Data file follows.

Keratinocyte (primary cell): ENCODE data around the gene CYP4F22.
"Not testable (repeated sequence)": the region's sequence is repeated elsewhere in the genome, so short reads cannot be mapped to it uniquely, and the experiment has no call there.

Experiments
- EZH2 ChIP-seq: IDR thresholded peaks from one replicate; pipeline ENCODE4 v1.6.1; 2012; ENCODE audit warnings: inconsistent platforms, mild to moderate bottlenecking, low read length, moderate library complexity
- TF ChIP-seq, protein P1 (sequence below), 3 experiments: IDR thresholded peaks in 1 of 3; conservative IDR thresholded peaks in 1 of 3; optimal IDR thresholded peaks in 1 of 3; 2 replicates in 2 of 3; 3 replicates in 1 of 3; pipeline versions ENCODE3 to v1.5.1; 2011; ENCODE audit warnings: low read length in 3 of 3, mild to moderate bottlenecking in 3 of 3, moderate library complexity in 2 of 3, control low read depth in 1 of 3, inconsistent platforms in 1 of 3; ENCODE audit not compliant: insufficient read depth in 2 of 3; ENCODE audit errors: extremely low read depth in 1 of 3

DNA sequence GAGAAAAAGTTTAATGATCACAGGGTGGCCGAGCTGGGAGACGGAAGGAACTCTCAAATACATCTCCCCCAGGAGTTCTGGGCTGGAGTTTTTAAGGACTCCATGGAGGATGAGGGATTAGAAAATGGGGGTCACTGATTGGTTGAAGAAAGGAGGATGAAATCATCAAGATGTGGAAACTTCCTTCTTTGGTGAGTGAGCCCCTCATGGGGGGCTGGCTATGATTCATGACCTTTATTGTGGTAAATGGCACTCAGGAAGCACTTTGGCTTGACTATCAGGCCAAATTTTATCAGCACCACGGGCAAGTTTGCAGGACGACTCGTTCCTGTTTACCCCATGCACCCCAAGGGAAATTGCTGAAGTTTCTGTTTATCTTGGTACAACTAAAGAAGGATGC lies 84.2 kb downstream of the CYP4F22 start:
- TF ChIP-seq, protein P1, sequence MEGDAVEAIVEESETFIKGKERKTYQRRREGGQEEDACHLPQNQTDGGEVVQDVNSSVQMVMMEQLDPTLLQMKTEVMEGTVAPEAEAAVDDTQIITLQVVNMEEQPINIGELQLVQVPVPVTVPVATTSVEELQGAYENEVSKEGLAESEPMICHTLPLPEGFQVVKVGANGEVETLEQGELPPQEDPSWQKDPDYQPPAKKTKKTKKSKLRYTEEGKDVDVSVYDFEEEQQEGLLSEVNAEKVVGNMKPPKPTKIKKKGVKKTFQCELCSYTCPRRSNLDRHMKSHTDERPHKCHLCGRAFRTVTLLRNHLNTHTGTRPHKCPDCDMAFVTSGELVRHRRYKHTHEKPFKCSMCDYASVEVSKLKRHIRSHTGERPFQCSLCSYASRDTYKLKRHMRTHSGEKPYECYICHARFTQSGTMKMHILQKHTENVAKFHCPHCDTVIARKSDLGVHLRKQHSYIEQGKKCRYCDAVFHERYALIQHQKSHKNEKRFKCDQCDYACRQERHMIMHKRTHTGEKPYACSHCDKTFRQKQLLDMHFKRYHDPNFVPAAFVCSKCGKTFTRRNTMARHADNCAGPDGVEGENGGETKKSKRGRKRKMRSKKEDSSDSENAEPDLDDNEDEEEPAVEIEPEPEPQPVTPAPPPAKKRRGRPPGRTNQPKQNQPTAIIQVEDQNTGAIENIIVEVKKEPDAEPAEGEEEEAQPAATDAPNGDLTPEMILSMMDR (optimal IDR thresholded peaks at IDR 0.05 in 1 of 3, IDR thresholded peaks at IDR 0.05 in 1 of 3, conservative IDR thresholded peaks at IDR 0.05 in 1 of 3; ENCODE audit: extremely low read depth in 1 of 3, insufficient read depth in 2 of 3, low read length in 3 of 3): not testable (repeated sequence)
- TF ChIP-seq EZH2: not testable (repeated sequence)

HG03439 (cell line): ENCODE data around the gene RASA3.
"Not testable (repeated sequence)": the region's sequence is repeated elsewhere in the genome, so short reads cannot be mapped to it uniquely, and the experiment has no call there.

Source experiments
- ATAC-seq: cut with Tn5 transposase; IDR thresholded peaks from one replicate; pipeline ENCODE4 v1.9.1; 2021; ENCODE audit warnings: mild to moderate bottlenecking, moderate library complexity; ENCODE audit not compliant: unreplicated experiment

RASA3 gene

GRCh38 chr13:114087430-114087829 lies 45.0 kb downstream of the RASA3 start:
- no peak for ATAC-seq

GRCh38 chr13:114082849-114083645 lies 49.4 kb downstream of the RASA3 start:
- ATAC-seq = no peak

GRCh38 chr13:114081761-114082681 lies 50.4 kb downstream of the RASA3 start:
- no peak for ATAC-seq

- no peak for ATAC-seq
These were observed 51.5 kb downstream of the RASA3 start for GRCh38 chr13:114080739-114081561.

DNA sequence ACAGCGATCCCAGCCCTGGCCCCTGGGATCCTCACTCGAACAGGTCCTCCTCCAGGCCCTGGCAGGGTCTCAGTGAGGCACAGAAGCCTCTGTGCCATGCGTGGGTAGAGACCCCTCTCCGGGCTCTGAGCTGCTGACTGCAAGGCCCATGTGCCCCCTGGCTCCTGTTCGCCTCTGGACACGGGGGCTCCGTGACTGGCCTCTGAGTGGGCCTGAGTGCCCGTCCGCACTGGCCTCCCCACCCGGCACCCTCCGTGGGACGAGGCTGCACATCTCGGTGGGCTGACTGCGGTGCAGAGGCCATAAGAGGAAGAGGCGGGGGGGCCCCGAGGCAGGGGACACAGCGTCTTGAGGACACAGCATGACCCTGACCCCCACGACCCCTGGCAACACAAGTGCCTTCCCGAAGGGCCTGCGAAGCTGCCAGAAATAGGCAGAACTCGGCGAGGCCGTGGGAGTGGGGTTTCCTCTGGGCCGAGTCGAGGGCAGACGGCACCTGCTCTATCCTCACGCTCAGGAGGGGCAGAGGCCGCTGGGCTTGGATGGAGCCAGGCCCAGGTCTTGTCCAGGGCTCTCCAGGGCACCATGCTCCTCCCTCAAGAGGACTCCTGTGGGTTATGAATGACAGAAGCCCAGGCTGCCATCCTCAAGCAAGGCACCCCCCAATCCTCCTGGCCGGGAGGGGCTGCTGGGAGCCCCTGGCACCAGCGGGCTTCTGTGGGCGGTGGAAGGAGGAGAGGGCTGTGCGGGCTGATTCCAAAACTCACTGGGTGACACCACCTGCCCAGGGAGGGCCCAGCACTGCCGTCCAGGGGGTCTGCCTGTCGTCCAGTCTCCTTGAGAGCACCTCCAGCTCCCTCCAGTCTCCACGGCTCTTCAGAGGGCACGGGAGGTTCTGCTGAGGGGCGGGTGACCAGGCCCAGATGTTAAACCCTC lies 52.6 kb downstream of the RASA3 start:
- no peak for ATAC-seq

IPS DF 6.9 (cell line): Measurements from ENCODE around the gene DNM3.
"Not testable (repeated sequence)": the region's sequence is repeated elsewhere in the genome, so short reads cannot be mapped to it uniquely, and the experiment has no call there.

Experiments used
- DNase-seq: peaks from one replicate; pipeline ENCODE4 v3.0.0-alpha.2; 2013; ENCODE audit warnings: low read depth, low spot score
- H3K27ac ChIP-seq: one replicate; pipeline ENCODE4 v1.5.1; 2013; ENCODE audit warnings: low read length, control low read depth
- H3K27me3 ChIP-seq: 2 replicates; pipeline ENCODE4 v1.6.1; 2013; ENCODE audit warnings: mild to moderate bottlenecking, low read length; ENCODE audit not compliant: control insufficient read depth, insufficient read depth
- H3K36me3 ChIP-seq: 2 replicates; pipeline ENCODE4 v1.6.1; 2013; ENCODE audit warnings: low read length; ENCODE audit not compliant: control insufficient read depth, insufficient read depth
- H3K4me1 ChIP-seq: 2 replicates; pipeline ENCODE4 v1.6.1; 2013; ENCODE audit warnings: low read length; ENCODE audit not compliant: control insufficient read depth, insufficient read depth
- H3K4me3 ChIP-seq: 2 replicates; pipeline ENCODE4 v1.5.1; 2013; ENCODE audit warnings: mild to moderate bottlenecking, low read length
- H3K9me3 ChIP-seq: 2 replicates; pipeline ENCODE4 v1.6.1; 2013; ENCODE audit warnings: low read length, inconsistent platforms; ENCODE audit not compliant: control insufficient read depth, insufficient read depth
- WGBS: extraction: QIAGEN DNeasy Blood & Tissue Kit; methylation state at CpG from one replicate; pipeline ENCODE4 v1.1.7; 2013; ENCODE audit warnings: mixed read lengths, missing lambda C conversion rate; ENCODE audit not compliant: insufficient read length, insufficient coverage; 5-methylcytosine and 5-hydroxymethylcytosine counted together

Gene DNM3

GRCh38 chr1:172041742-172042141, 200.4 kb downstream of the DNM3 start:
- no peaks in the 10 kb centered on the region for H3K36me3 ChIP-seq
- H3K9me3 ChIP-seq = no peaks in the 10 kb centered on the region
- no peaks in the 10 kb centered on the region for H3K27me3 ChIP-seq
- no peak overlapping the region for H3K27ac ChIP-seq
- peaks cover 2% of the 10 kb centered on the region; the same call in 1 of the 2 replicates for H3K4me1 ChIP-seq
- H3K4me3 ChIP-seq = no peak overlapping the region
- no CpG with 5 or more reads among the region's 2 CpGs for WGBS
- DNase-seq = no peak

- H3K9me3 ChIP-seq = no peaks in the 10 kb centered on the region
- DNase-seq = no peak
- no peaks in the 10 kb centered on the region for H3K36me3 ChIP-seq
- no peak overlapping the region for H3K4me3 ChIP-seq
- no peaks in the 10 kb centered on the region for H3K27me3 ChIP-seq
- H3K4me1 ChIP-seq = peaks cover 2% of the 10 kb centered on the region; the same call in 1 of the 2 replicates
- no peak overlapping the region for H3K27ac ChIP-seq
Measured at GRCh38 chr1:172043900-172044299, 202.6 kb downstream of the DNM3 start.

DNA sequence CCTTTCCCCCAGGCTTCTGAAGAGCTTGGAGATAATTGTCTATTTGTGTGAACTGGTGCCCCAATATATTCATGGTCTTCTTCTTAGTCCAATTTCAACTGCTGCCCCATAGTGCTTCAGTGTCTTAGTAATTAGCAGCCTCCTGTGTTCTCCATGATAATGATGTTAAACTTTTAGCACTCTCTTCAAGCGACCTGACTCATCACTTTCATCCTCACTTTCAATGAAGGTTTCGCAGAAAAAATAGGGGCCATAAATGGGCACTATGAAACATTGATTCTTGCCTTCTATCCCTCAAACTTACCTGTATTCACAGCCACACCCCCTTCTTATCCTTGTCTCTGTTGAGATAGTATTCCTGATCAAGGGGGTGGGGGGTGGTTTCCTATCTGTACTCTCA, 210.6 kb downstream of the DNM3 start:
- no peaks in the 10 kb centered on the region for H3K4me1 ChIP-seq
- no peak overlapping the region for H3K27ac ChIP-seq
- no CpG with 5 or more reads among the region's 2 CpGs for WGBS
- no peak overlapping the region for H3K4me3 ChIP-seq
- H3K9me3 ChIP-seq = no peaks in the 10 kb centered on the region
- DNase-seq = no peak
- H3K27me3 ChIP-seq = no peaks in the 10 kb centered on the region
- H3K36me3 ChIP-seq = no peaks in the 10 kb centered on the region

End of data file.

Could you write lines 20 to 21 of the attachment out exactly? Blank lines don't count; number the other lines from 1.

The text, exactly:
- no peak for ATAC-seq
These were observed 51.5 kb downstream of the RASA3 start for GRCh38 chr13:114080739-114081561.